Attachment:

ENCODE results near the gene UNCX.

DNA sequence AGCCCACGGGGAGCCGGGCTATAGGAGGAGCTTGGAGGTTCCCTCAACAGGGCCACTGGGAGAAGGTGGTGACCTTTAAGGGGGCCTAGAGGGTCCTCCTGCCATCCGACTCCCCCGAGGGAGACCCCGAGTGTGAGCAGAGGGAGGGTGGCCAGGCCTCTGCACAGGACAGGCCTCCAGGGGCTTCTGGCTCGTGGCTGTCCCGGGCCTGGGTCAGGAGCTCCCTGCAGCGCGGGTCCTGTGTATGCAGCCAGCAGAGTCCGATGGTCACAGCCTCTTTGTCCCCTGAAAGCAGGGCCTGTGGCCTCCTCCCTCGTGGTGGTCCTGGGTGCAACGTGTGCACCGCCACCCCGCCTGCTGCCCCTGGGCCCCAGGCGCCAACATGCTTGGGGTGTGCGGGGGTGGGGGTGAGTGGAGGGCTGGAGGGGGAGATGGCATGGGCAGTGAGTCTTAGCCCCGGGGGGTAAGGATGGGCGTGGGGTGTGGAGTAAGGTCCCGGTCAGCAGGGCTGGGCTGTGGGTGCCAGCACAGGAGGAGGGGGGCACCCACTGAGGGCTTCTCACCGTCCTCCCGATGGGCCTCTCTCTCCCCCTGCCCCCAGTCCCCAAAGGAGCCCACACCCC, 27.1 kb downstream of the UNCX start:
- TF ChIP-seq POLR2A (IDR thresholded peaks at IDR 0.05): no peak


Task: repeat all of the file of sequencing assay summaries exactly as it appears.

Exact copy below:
ENCODE results near the gene UNCX.

DNA sequence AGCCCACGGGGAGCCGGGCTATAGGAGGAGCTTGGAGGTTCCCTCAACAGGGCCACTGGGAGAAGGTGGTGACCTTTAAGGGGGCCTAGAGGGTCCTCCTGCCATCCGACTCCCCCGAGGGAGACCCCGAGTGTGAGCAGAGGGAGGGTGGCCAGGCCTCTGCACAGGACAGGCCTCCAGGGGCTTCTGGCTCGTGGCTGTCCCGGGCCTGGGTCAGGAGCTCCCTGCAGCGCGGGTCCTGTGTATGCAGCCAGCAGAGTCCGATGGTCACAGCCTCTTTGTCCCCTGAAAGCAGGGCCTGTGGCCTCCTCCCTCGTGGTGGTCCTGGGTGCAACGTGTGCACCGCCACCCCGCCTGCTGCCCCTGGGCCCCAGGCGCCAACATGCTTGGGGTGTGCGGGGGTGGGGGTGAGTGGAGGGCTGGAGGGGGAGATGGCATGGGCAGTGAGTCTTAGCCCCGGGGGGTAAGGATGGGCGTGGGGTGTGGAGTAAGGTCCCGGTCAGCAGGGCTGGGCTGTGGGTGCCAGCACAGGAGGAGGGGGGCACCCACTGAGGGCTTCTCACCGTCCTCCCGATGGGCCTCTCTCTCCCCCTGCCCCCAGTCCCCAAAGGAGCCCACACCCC, 27.1 kb downstream of the UNCX start:
- TF ChIP-seq POLR2A (IDR thresholded peaks at IDR 0.05): no peak